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Acadian Timber's (TSE:ADN) Shareholders Are Down 23% On Their Shares

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Simply Wall St
·4 min read
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No-one enjoys it when they lose money on a stock. But no-one can make money on every call, especially in a declining market. While the Acadian Timber Corp. (TSE:ADN) share price is down 23% in the last three years, the total return to shareholders (which includes dividends) was -4.9%. And that total return actually beats the market decline of 60%. Unhappily, the share price slid 4.5% in the last week.

See our latest analysis for Acadian Timber

To quote Buffett, 'Ships will sail around the world but the Flat Earth Society will flourish. There will continue to be wide discrepancies between price and value in the marketplace...' One flawed but reasonable way to assess how sentiment around a company has changed is to compare the earnings per share (EPS) with the share price.

During the unfortunate three years of share price decline, Acadian Timber actually saw its earnings per share (EPS) improve by 1.0% per year. This is quite a puzzle, and suggests there might be something temporarily buoying the share price. Alternatively, growth expectations may have been unreasonable in the past.

After considering the numbers, we'd posit that the the market had higher expectations of EPS growth, three years back. However, taking a look at other business metrics might shed a bit more light on the share price action.

We note that the dividend seems healthy enough, so that probably doesn't explain the share price drop. Revenue has been pretty flat over three years, so that isn't an obvious reason shareholders would sell. So it might be worth looking at how revenue growth over time, in greater detail.

The image below shows how earnings and revenue have tracked over time (if you click on the image you can see greater detail).

earnings-and-revenue-growth
earnings-and-revenue-growth

It's probably worth noting that the CEO is paid less than the median at similar sized companies. But while CEO remuneration is always worth checking, the really important question is whether the company can grow earnings going forward. So we recommend checking out this free report showing consensus forecasts

What About Dividends?

As well as measuring the share price return, investors should also consider the total shareholder return (TSR). The TSR is a return calculation that accounts for the value of cash dividends (assuming that any dividend received was reinvested) and the calculated value of any discounted capital raisings and spin-offs. It's fair to say that the TSR gives a more complete picture for stocks that pay a dividend. As it happens, Acadian Timber's TSR for the last 3 years was -4.9%, which exceeds the share price return mentioned earlier. And there's no prize for guessing that the dividend payments largely explain the divergence!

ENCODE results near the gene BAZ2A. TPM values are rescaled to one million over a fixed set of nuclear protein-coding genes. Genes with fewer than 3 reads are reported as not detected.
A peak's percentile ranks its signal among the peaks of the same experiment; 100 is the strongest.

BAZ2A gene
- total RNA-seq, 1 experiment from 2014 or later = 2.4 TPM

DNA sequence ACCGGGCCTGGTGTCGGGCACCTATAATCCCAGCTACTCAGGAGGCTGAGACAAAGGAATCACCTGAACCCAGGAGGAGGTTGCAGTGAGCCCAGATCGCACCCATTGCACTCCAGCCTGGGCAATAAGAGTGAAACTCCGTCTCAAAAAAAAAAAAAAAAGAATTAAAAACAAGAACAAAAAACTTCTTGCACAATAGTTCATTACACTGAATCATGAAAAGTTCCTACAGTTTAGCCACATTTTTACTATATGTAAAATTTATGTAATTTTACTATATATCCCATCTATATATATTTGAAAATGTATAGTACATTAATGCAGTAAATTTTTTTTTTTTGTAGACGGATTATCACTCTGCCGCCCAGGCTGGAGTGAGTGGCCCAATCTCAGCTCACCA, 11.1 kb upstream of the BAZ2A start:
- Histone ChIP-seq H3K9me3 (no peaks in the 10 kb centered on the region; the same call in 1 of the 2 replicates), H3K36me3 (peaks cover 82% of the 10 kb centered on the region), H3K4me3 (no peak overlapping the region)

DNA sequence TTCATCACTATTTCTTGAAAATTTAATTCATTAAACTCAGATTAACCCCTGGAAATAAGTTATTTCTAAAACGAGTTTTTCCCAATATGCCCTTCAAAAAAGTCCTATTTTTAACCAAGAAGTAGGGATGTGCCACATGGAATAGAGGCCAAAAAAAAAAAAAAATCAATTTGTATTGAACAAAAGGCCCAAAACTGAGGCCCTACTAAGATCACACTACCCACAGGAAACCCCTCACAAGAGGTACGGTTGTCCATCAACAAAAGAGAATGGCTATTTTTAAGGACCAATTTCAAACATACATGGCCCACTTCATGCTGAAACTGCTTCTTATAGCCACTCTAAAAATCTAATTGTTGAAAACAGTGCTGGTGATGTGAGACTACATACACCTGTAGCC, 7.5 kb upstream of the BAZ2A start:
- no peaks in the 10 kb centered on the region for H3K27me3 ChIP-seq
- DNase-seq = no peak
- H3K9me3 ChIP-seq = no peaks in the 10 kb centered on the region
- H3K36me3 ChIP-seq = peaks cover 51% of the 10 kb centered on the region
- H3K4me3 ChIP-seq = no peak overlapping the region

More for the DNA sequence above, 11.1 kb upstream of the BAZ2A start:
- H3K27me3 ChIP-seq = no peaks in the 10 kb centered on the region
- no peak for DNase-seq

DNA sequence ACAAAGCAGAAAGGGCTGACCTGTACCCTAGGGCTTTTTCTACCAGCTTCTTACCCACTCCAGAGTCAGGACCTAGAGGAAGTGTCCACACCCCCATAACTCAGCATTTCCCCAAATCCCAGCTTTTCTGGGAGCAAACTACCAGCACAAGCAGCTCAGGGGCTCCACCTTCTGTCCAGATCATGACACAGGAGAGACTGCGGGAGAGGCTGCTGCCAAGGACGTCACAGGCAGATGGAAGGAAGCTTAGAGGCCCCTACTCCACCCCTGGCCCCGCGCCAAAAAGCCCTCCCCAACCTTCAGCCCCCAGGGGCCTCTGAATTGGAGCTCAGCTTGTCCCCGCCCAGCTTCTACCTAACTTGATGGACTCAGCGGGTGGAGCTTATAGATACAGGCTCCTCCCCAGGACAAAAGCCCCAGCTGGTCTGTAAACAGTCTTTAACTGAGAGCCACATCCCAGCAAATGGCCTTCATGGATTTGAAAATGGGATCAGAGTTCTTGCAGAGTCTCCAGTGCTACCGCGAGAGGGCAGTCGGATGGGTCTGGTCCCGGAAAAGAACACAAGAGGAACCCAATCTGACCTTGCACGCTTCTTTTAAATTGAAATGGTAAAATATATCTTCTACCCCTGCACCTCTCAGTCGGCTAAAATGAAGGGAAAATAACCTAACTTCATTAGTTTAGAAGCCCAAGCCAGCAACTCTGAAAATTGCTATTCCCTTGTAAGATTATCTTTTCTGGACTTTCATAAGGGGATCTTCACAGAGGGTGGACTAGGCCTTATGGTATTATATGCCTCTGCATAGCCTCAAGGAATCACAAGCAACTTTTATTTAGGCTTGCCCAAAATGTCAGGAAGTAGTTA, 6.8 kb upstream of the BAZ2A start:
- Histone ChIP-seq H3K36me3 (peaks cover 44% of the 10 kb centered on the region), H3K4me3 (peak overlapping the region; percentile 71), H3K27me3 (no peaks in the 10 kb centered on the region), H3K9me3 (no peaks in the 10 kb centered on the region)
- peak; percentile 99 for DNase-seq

A Different Perspective

While it's certainly disappointing to see that Acadian Timber shares lost 1.1% throughout the year, that wasn't as bad as the market loss of 59%. Longer term investors wouldn't be so upset, since they would have made 4%, each year, over five years. It could be that the business is just facing some short term problems, but shareholders should keep a close eye on the fundamentals. It's always interesting to track share price performance over the longer term. But to understand Acadian Timber better, we need to consider many other factors. To that end, you should be aware of the 2 warning signs we've spotted with Acadian Timber .

Of course Acadian Timber may not be the best stock to buy. So you may wish to see this free collection of growth stocks.

Please note, the market returns quoted in this article reflect the market weighted average returns of stocks that currently trade on CA exchanges.

This article by Simply Wall St is general in nature. It does not constitute a recommendation to buy or sell any stock, and does not take account of your objectives, or your financial situation. We aim to bring you long-term focused analysis driven by fundamental data. Note that our analysis may not factor in the latest price-sensitive company announcements or qualitative material. Simply Wall St has no position in any stocks mentioned.

Have feedback on this article? Concerned about the content? Get in touch with us directly. Alternatively, email editorial-team@simplywallst.com.